and that economics, purportedly a social science, has nothing informative to say
on that world.
With the bluntness that has become characteristic of current schol-
arly debates the end of economic man and of economics has been proclaimed and
talk about a crisis of economics is rife. By paying more attention to culture and
institutions one hopes to mitigate this crisis. So-called “institutional economics”,
in its old as well as in its new variety, has played a major role in this development.
The best-known exponent of this approach undoubtedly is North, who won a No-
bel prize for his work. But I could also refer to Coase, another winner of the Nobel
prize, whose article on the nature of the firm already dates from 1937, and to
Williamson. Two other people who spring to mind, as they, like North, have a very
direct influence in economic history, are Chandler and the political scientist Ol-
Not surprisingly the primary focus of the work of all these authors has al-
ways been on the role of institutions in economic life, in the case of Olson prima-
F. Fukuyama, Trust; The social virtues and the creation of prosperity (New York and
London 1995) 34: “…values and ideas shape concrete social relationships and vice ver-
For the claim that something is fundamentally wrong with economics see, for exam-
ple, G.P. Brockway, The end of economic man (New York and London; 3e edition 1995);
E. Engelen, De mythe van de markt. Waarheid en leugen in de economie (Amsterdam
1995); R. Heilbroner and W. Milberg, The crisis of vision in modern economic thought
(Cambridge 1995); T.W. Hutchinson, Knowledge and ignorance in economics (Oxford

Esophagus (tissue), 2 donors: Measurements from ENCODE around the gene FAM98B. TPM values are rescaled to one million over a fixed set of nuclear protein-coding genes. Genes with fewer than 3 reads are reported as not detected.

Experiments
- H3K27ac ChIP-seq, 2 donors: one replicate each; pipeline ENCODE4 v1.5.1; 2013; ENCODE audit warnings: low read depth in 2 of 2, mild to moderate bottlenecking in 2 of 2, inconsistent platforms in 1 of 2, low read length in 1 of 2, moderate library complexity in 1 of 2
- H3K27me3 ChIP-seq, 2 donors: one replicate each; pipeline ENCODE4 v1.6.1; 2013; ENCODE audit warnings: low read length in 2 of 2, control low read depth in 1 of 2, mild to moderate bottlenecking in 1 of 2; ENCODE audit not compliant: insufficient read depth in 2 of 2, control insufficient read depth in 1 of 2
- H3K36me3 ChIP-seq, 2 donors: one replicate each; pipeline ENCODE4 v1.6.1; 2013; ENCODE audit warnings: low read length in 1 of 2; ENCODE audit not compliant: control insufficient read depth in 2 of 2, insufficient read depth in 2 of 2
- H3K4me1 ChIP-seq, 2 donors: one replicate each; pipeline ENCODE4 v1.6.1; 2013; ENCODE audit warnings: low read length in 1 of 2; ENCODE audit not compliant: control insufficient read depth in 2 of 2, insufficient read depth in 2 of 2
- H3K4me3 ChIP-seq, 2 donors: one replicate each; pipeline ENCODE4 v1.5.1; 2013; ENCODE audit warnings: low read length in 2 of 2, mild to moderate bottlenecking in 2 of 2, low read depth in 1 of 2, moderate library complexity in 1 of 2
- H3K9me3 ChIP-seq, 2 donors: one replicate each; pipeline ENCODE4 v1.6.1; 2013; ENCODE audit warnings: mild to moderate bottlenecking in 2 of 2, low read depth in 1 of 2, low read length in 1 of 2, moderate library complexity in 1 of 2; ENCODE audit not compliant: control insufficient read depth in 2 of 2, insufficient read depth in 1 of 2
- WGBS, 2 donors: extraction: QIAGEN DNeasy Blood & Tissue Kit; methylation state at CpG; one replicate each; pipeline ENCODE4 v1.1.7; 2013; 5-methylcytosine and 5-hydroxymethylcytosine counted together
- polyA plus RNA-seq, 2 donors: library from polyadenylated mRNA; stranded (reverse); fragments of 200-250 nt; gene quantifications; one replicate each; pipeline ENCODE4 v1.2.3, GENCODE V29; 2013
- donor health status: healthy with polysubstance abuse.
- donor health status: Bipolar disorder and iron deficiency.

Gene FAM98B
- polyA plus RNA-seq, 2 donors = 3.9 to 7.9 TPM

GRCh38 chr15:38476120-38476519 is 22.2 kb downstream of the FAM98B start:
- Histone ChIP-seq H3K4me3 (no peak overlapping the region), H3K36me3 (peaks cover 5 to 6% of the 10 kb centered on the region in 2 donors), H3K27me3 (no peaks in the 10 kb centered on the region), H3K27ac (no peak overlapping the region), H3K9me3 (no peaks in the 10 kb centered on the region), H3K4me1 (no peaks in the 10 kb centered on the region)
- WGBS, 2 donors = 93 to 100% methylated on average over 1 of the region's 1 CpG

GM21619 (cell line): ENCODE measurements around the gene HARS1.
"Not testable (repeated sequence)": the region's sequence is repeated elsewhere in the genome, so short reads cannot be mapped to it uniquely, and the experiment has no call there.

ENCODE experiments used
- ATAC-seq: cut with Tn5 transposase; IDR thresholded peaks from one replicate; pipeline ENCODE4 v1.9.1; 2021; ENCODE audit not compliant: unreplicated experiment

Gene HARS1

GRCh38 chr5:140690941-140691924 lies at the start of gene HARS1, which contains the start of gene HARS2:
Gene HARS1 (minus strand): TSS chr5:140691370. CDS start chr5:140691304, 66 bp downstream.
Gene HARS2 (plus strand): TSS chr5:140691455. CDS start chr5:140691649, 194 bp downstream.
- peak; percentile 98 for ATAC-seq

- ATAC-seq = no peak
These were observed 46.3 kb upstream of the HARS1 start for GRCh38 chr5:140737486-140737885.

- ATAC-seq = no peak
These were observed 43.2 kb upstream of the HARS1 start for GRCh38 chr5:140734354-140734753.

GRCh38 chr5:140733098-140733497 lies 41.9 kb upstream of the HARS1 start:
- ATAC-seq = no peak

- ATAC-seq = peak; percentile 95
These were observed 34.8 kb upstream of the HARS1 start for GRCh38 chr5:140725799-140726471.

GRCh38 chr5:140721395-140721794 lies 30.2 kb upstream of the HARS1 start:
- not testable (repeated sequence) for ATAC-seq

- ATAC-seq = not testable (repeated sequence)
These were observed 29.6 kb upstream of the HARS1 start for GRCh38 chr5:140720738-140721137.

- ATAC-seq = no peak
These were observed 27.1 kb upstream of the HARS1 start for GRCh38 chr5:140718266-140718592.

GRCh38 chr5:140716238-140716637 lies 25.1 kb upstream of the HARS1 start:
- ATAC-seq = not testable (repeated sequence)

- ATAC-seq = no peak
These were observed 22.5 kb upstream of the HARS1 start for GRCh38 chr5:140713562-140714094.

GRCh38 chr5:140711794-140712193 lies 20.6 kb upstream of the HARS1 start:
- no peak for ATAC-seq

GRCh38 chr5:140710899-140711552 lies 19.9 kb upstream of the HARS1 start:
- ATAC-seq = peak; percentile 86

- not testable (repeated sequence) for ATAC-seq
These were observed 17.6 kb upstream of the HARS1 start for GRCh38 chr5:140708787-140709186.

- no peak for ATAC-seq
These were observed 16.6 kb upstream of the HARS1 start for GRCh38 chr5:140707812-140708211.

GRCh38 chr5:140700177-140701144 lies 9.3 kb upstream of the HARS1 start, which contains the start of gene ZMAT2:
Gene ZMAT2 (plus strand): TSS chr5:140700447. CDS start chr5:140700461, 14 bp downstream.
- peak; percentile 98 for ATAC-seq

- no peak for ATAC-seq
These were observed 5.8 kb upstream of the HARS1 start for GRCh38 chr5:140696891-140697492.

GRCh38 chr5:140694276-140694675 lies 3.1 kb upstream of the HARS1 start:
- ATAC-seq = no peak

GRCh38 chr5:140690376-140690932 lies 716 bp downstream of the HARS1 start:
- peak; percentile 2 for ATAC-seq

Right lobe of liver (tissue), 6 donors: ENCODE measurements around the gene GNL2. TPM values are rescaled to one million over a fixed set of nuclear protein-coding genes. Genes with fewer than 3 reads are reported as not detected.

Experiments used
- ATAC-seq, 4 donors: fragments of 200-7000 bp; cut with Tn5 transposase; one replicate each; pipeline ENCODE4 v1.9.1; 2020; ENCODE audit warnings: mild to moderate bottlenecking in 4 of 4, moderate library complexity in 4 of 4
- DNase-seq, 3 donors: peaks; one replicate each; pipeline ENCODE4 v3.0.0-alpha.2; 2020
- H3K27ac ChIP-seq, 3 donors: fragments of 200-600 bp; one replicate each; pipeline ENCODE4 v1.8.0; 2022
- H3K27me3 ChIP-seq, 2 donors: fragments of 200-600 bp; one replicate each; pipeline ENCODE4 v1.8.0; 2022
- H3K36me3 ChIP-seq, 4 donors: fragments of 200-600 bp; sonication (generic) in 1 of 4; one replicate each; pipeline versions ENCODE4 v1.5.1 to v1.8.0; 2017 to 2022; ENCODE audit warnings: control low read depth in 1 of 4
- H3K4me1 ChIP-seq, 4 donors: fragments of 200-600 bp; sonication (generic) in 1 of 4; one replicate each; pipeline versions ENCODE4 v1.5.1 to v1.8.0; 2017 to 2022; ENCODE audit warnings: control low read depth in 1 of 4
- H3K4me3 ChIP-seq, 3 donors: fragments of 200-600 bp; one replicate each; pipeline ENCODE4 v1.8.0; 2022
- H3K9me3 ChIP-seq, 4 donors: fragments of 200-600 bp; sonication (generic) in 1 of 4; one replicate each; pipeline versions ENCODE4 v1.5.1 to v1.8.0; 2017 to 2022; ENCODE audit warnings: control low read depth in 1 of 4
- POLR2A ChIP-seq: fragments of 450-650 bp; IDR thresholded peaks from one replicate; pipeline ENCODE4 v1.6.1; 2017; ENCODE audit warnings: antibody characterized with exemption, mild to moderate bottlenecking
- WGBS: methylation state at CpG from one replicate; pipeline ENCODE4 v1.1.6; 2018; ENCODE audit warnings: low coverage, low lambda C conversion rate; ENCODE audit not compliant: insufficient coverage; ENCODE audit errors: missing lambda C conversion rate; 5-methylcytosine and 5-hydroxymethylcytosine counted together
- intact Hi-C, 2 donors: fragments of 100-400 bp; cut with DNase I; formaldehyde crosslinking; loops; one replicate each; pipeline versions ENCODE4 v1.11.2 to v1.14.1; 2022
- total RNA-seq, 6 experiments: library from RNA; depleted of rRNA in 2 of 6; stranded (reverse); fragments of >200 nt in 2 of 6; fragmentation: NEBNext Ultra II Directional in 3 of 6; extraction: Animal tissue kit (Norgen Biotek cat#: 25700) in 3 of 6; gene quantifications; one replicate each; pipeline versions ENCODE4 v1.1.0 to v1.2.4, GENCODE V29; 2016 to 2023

1977); A. Klamer and D. Colander, The making of an economist (Boulder 1990) and P.
Ormerod, The death of economics (London 1994).
7 For introductory information on the new institutional economy see J.S. Cohen, “Institu-
tions and economic analysis” in: Th.G. Rawski, ed., Economics and the historian (Berke-
ley 1996) 60-84; J.N. Drobak and J.V.C. Nye, eds., The frontiers of the new institutional
economics (San Diego and London 1997); B. Gustafsson, ed., Power and economic insti-
tutions. Reinterpretations in economic history (Aldershot and Brookfield 1991); Th. van
de Klundert, Groei en instituties. Over de oorzaken van economische ontwikkeling (Tilburg
1997); J. Maloney, What(tm)s new in economics? (Manchester 1992); North, Structure and

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rily on the state. But they also have been instrumental in introducing culture into
economics. That is especially the case with North, who increasingly stresses the
significance of culture, or as he prefers to say “ideology.”
But these scholars are
part of a wider trend. Temin is right on target when he claims that in economics it
has become kosher to talk about culture.
Concepts like “business culture”, “cor-
porate culture”, “identity” or “synergy” have become stock in trade in discussions
about modern economic life. Fields like economic anthropology or economic psy-
chology have come into existence. In the Netherlands, one of the most corporatist
countries in the world and the homeland of the “poldermodel,” thinking about